US State Department and the Republic of Haiti: A well-deserved travel ban continues. But what else? | Opinion – NJ.com

A mother carries her son as she runs past a burning barricade during a protest against the government in Port-au-Prince, Haiti, Friday, Nov. 18, 2022. (AP Photo/Odelyn Joseph)AP
By Yonel Pierre
Once upon a time, Haiti was the most prosperous French colony in the Caribbean, and it largely contributed to France’s opulence. No one could have ever envisioned that such a land of great fortune could have been reduced to a desolated place where violence and political corruption grow ever exponentially.
France was not the only beneficiary of Haiti’s past fortune. Other countries also owe a debt of gratitude to that tiny island country.
After gaining its independence in 1804, Haiti endeavored to free others. It did. Haitians also took up arms alongside American soldiers in the Battle of Savannah during the Revolutionary War in 1779.
Haiti opened its door to the world. Until recently, it was the truest Caribbean tourist destination. Many would come from afar to enjoy the Haitian sunshine and the picturesque beauty. For example, Bill and Hillary Clinton had their honeymoon in the country. Haiti was regarded as a clean and safe place to visit. The Haitian people were kind and welcoming.
That reputation has faded into oblivion.
Time and again, the country has known its share of misfortune. The Jan. 12, 2010, earthquake was the culmination of a string of events that reshaped its landscape and the reputational image it once enjoyed. The succession of corrupt and inconsequential governments adds to its dysfunctional state. Recently, it has been plagued by a surge of gang violence and a constant state of fear and trepidation that, at any time, terror may visit upon anyone — including a democratically elected president.
While I am not opposed to the longstanding travel ban, I ask, what else? The ban is merely the acknowledgement of a multidimensional national crisis.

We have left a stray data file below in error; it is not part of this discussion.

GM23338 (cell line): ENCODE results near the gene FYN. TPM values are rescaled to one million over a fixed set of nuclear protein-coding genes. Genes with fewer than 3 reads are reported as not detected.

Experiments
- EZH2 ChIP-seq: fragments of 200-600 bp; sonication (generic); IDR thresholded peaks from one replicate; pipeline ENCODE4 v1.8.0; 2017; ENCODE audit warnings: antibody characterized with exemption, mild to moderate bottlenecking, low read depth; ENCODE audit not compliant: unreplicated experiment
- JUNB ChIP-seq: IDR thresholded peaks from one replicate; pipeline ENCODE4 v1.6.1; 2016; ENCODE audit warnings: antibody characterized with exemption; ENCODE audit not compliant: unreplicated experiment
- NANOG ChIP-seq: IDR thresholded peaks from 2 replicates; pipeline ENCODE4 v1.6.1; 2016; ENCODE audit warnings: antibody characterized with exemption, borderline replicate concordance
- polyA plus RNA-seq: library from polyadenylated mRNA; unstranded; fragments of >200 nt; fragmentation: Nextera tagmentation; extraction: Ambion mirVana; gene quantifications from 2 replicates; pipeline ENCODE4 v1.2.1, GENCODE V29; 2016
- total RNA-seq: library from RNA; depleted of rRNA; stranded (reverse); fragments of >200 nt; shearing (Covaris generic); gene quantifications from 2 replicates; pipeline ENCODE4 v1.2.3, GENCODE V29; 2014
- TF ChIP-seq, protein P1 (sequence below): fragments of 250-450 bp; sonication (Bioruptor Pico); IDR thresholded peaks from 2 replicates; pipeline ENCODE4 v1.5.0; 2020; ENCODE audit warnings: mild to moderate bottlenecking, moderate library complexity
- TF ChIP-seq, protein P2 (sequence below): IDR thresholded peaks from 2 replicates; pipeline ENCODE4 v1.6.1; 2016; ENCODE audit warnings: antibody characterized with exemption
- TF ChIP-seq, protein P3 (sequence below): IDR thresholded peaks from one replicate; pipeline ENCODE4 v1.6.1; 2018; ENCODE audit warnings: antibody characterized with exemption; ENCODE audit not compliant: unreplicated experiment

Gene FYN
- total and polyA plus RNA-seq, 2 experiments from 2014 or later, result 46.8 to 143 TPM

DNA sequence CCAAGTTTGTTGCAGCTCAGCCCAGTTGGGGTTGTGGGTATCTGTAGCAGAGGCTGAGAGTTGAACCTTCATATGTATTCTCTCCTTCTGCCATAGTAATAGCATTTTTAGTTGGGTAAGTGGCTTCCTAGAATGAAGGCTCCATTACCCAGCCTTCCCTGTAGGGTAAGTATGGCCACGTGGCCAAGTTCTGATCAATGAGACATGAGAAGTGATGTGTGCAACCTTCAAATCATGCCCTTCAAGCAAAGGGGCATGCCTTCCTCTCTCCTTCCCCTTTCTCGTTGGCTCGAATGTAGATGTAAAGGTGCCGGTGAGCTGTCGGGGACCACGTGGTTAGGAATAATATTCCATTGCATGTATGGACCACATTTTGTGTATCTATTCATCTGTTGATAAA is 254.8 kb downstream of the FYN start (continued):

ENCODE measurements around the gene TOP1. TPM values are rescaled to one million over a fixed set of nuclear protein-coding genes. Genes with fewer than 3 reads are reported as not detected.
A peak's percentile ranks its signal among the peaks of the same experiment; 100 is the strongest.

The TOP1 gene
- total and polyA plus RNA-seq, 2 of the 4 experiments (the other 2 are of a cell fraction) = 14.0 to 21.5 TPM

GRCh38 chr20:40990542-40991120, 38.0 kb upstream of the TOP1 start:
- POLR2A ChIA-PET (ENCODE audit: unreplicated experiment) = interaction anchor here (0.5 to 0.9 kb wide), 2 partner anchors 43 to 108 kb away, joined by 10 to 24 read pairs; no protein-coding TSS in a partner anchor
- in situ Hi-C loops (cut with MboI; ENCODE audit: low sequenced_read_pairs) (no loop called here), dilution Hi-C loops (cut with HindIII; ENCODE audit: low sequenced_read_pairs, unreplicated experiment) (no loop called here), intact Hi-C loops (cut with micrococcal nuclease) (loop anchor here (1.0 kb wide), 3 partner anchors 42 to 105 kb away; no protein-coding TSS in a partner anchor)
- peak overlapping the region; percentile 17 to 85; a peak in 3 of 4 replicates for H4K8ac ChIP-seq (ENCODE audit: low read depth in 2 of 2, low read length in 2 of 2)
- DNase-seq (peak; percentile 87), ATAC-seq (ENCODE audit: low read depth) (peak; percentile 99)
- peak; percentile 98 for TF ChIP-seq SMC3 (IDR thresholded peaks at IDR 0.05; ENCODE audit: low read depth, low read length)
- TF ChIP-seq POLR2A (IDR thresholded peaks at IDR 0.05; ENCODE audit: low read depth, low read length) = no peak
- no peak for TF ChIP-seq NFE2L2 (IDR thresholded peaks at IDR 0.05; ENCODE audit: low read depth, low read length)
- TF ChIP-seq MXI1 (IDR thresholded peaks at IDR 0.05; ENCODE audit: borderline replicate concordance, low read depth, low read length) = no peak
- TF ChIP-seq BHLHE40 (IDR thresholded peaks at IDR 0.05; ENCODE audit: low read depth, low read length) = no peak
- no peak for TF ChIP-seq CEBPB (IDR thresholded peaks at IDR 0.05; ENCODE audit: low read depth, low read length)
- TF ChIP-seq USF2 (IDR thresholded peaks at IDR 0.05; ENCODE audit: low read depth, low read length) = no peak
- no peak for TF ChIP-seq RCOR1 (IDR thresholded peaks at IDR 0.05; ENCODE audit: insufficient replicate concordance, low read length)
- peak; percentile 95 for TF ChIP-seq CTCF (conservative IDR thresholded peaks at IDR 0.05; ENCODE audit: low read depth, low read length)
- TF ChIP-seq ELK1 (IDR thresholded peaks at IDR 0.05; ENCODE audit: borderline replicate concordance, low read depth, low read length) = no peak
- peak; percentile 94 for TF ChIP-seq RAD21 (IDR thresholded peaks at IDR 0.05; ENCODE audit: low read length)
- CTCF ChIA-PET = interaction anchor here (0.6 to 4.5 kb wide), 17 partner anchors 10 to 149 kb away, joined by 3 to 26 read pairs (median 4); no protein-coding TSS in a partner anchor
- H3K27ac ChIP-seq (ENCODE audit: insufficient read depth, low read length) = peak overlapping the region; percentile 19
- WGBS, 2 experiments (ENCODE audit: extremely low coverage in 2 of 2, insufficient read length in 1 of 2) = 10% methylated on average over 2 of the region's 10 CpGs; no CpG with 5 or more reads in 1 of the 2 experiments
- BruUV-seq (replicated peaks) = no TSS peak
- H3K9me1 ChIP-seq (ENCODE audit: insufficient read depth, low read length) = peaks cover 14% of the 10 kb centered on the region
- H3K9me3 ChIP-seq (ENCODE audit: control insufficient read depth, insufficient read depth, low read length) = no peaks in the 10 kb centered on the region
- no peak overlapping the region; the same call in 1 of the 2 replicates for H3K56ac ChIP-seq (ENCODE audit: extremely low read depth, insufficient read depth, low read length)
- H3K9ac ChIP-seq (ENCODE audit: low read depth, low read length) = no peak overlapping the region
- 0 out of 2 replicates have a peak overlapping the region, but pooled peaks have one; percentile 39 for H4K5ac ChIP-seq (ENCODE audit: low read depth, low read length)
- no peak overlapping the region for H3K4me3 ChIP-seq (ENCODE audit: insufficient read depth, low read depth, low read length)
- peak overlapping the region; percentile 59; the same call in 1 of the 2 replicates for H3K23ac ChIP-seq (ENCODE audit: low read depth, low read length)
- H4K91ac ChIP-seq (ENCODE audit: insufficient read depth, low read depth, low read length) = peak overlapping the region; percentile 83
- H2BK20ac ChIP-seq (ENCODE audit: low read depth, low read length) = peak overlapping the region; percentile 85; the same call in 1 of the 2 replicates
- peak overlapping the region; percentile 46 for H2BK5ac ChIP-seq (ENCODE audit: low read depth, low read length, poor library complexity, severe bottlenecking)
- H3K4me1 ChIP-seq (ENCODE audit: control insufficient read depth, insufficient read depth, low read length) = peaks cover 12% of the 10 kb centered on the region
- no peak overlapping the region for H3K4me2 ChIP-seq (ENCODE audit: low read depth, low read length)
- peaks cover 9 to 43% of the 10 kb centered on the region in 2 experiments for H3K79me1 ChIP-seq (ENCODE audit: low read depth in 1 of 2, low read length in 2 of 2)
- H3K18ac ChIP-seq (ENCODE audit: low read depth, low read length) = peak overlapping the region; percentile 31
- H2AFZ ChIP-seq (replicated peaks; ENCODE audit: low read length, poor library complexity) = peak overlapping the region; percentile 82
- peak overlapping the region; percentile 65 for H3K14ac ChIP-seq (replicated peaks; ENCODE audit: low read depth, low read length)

Conversely, one should note the shared responsibility of powerful countries such as the United States, France and Canada directly or indirectly in the creation of the labyrinth into which Haiti has plunged.
Since the early 1900s, the United States, for instance, has been very much involved in the shaping of Haiti’s politics. That involvement has exacerbated the worst dilemmas in the country’s existence. A recent example was the dismantlement of the Haitian army and the creation of the new National Police Force once President Aristide was brought back to complete his embattled presidential term. The weapons embargo imposed on the Haitian government at the time was another U.S. foreign policy debacle that deserves serious consideration.
Other Western nations are not without their share of responsibility. As armed gangs come to replace the social and administrative void left by the absence of a well-functioning government, most friendly nations stood by and observed, then decided to slow-step into the conversation.
Whereas under the arms embargo imposed in 1994 the Haitian government was prohibited from purchasing weapons, high-ranking Haitian officials found ways to bring loads of weapons into the country for personal use — hence the genesis of the development of loosely formed groups of bandits using those weapons to terrorize innocent people.
The weak police force obviously does not have the responsive capacity. The gruesome assassination of a sitting president proved it; the recent killing of beloved Police Commissioner Harrington Rigaud strongly evidenced it.
The daily existence of the Haitian people is governed by lawlessness and abject poverty; the neighborhoods where children go to school and live are controlled by merciless armed gangs. Their government remains indifferent to their cries.
It’s time that the international community assumes its responsibilities vis-à-vis Haiti.
Haiti had helped the world. Isn’t it time that the world saves Haiti — from itself?
I urge that the age-old arms embargo be lifted and that Haiti be assisted in the reestablishment of a well-trained army to maintain peace and security.
I further urge that the international community applies appropriate measures to hold public officials who receive and use international funds accountable for their expenditures.
Those initiatives, among others, may lead to the resurgence of a more stable and safer Haiti: a better Haiti.
A Jersey City resident, Yonel Pierre holds a doctorate in Public Affairs and Administration.
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